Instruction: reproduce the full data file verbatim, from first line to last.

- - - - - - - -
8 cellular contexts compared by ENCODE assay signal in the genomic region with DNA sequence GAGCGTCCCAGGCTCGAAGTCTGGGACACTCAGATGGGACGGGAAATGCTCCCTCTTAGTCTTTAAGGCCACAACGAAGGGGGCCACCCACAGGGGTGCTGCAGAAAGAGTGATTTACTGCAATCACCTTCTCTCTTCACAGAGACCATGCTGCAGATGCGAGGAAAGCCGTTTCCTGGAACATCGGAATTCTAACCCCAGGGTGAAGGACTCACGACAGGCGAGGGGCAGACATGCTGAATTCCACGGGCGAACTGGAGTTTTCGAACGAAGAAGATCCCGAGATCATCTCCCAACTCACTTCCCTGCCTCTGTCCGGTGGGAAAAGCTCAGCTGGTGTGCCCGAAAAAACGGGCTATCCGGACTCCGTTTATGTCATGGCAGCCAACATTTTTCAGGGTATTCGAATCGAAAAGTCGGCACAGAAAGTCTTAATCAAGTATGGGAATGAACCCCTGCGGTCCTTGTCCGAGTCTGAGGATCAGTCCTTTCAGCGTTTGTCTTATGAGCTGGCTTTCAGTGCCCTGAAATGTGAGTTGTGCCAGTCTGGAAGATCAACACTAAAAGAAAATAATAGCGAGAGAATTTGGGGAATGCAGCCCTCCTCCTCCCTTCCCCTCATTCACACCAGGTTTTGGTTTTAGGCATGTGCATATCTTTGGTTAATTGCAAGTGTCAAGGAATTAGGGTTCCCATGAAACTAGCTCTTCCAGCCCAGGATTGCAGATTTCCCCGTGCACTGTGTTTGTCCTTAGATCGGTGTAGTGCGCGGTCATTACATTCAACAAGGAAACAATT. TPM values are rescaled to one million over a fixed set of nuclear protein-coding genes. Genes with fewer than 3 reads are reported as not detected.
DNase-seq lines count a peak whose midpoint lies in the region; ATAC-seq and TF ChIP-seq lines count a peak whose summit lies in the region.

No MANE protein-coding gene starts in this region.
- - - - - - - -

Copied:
8 cellular contexts compared by ENCODE assay signal in the genomic region with DNA sequence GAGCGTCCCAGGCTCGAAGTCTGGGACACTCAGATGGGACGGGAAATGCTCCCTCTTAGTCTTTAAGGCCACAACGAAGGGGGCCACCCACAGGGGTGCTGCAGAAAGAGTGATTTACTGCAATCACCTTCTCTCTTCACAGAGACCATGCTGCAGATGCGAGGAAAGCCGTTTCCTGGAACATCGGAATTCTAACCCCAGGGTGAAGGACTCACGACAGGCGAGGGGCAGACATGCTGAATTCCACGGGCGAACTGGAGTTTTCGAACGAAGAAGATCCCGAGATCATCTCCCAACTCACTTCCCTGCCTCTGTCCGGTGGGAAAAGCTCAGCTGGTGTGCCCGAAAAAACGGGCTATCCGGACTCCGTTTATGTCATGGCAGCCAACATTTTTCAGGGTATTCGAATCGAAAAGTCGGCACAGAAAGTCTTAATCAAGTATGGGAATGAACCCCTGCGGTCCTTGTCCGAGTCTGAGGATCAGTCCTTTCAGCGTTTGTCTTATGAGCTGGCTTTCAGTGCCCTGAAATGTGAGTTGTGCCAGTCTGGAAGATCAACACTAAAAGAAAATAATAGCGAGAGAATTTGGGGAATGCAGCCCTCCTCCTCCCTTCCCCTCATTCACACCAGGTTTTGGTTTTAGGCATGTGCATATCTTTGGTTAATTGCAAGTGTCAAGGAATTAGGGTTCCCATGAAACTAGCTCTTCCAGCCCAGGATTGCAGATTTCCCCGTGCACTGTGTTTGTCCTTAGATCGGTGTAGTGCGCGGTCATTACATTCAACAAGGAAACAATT. TPM values are rescaled to one million over a fixed set of nuclear protein-coding genes. Genes with fewer than 3 reads are reported as not detected.
DNase-seq lines count a peak whose midpoint lies in the region; ATAC-seq and TF ChIP-seq lines count a peak whose summit lies in the region.

No MANE protein-coding gene starts in this region.